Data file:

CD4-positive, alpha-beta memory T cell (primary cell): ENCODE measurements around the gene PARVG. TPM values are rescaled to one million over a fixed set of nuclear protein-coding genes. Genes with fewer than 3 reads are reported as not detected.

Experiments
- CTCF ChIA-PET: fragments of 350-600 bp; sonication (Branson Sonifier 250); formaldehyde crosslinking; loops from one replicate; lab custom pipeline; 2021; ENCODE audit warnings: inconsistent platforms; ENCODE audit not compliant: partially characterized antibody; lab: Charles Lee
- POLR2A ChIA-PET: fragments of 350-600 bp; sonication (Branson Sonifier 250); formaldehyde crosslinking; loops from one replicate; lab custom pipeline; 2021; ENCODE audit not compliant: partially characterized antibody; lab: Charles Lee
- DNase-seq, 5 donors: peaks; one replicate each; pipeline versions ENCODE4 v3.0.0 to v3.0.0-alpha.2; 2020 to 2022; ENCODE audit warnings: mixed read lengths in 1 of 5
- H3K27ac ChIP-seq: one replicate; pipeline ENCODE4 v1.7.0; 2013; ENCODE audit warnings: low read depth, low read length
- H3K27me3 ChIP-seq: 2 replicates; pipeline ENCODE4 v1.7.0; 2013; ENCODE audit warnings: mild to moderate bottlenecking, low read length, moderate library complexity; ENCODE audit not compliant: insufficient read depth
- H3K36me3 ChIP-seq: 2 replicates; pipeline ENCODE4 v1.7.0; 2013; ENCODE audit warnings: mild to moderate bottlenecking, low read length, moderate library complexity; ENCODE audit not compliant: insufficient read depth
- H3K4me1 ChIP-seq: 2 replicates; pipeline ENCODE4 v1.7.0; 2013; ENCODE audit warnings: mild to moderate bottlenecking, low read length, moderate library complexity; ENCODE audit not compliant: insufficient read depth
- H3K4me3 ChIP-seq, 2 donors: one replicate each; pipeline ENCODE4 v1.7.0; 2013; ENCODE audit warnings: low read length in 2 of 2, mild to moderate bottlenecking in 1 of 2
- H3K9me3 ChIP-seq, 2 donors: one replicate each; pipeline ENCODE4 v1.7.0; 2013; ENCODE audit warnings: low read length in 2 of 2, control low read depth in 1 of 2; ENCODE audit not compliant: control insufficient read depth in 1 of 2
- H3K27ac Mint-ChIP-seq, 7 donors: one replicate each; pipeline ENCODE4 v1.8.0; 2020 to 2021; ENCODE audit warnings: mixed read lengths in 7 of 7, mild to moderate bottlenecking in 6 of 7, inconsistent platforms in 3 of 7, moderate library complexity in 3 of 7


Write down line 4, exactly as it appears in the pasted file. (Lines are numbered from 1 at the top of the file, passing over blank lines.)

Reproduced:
- POLR2A ChIA-PET: fragments of 350-600 bp; sonication (Branson Sonifier 250); formaldehyde crosslinking; loops from one replicate; lab custom pipeline; 2021; ENCODE audit not compliant: partially characterized antibody; lab: Charles Lee